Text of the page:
Some of the biggest and best-known companies in the UK are continuing to commit serious environmental crimes, says a government watchdog.
By Alex Kirby
BBC News Online environment correspondent
The Environment Agency says higher fines and more prosecutions are failing to stop the companies causing pollution.
It says most fines are still too low to drive the lesson home.
But serious pollution incidents were a fifth lower than in the previous year.
The agency analyses the companies' record in Spotlight On Business Environmental Performance 2002, its fifth annual report on good and bad environmental behaviour by firms in England and Wales.
It says repeat offenders, who make up 20% of the 2002 list of poor performers, have failed to learn from their previous convictions.
Impervious to publicity
Although the number of fines increased by 36% and prosecutions by 13%, the average fine per prosecution was just £8,744.
Barbara Young, the agency's chief executive, said: "Courts are getting tougher on environmental offenders - but fines are still small change for big business.
"It is disappointing, yet again, to see so many household names at the top of the enforcement tables, and so many repeat offenders.
"It seems extraordinary that multi-million pound businesses are still prepared to risk their reputations with careless and avoidable neglect of environmental responsibility.
"One constant theme has echoed down through successive Spotlight reports - the weak response of the courts to environmental crime.
"With irreparable environmental damage or serious risk to public health, penalties often fail even to match up to costs avoided. This is unacceptable."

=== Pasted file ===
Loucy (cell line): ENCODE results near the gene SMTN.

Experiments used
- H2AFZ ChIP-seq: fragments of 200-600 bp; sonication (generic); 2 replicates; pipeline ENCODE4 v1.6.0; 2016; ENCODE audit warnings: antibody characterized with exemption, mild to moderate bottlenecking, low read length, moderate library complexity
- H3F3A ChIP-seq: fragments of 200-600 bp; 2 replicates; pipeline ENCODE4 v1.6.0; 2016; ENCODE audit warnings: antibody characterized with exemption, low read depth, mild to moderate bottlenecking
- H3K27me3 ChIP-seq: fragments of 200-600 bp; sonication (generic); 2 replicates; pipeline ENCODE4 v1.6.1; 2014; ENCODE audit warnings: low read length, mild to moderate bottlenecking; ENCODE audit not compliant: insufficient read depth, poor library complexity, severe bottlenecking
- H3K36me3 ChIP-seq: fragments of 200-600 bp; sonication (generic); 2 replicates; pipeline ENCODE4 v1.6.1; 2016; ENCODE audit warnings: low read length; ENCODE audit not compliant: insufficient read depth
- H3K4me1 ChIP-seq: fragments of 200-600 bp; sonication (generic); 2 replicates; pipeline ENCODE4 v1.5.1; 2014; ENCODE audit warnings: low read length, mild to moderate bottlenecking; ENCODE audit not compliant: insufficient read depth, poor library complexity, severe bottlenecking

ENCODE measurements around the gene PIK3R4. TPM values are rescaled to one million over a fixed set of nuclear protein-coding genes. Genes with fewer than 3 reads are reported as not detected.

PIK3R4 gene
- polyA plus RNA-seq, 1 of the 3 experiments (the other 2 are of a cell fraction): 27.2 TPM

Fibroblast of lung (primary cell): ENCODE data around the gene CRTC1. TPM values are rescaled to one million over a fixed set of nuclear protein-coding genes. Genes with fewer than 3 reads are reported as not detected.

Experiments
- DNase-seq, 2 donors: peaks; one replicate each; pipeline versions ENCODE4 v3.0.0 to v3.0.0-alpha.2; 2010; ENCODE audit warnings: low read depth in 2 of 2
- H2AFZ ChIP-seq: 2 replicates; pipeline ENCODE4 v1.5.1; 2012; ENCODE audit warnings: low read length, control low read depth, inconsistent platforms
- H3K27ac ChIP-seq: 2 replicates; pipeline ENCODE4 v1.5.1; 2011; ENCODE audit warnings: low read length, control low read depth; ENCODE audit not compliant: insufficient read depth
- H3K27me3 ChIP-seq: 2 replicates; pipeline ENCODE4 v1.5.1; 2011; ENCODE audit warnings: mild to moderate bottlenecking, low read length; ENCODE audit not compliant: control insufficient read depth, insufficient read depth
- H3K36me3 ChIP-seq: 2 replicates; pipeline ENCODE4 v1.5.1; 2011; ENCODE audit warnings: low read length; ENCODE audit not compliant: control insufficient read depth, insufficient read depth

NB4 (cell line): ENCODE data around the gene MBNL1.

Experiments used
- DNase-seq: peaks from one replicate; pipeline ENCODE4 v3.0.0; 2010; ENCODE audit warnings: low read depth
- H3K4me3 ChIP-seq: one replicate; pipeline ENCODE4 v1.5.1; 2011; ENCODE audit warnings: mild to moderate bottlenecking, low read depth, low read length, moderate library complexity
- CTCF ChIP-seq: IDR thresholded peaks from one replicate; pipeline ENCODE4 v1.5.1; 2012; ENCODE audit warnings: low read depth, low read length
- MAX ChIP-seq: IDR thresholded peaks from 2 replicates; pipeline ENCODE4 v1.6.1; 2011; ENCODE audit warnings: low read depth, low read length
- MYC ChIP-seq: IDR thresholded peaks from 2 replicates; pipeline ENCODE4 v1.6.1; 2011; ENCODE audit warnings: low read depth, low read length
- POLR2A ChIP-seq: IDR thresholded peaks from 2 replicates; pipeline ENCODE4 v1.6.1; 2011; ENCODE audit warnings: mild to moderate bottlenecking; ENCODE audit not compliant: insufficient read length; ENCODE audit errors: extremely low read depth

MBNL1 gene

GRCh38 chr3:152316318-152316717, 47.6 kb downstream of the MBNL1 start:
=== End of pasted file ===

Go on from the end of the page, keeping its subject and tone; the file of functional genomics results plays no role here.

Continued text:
The agency says "significant" repeat offenders in 2002 included United Utilities, Anglian Water Services, Thames Water, BP UK, TotalFinaElf, 3C Waste Ltd and Tesco. It says all "were top offenders in 2001 too".
The agency says: "Many are UK stock market-listed companies and claim to be leaders in corporate social responsibility.
"The pollution caused by these companies despoils the environment for local communities, and some pollutants put wildlife and human health at risk."
POLLUTION REPORT 2002
On average, an incident was reported every eight minutes
Prosecutions were brought as a result of 1,387 incidents
Among them was the leaking of 1,000 litres of cream into a brook in Somerset
Total fines levied were £3.65m, up from £2.7m in 2001
Average company fine was £8,744, up from £6,410 in 2001
The north east had the most pollution incidents reported, Wales the least
It says the waste industry is the most frequent polluter in England and Wales, responsible for the largest number of serious pollution incidents and with the greatest number of companies fined more than £10,000.
But the industry did achieve a 56% reduction in serious pollution incidents, from 485 in 2001 to 212 last year.
There are growing worries over the problem of illegal waste disposal.
Fly-tipping continues to rise, and one company director was sentenced to a year's imprisonment for offences including dumping soil polluted with mercury, arsenic and cyanide.
The sector which paid the highest financial penalty was the water industry, fined a total of almost £1m.
Water industry fines totalled nearly £1m
The agency says: "Water companies are responsible for one in six serious pollution incidents affecting water, a 23% increase since 2000 (from 115 incidents then to 150 last year)... Management lapses are often the cause."
The chemicals industry was the only one to record a year-on-year increase in serious pollution incidents, a rise of 47% from 2001 (28 incidents, up from 19).
Doing more with less
Those which managed significant reductions were the metals sector (79% fewer incidents than in 2001), the construction industry (41%), and farming (20%).
The report says serious pollution incidents caused by business were 21% fewer (1,854 in 2001, but 1,468 in 2002).
It also records "significant" reductions in emissions of key pollutants: particulates were 34% lower, sulphur dioxide 14% and nitrogen oxides 6%.
It says greenhouse gas emissions from processes regulated by the agency were 2% lower, although power output increased by 1.5%.